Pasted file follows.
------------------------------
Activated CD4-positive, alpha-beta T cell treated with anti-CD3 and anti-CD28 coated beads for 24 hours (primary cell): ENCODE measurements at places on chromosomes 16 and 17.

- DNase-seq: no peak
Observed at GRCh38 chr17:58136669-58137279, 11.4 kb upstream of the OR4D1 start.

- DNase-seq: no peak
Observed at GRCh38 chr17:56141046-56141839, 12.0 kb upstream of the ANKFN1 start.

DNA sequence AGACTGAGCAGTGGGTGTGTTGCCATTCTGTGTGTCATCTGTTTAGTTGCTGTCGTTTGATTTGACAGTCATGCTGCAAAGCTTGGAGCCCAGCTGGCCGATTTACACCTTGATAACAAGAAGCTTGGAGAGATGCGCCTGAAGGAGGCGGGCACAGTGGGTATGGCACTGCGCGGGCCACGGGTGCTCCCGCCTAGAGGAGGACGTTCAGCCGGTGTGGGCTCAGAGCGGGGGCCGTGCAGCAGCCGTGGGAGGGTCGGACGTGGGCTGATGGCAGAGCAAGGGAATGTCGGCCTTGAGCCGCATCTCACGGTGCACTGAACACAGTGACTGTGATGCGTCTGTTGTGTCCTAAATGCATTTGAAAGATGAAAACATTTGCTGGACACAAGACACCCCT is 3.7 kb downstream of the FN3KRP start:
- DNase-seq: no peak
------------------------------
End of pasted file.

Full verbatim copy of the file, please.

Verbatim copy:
Activated CD4-positive, alpha-beta T cell treated with anti-CD3 and anti-CD28 coated beads for 24 hours (primary cell): ENCODE measurements at places on chromosomes 16 and 17.

- DNase-seq: no peak
Observed at GRCh38 chr17:58136669-58137279, 11.4 kb upstream of the OR4D1 start.

- DNase-seq: no peak
Observed at GRCh38 chr17:56141046-56141839, 12.0 kb upstream of the ANKFN1 start.

DNA sequence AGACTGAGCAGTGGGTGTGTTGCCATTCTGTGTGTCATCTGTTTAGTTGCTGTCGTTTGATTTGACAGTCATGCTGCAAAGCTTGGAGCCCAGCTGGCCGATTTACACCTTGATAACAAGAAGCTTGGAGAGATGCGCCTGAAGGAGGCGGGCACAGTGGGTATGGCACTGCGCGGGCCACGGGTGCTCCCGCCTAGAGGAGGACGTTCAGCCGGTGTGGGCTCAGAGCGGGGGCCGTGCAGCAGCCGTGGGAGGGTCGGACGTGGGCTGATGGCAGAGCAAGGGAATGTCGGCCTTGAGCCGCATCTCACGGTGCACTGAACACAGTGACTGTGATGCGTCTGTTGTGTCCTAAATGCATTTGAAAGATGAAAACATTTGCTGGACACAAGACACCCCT is 3.7 kb downstream of the FN3KRP start:
- DNase-seq: no peak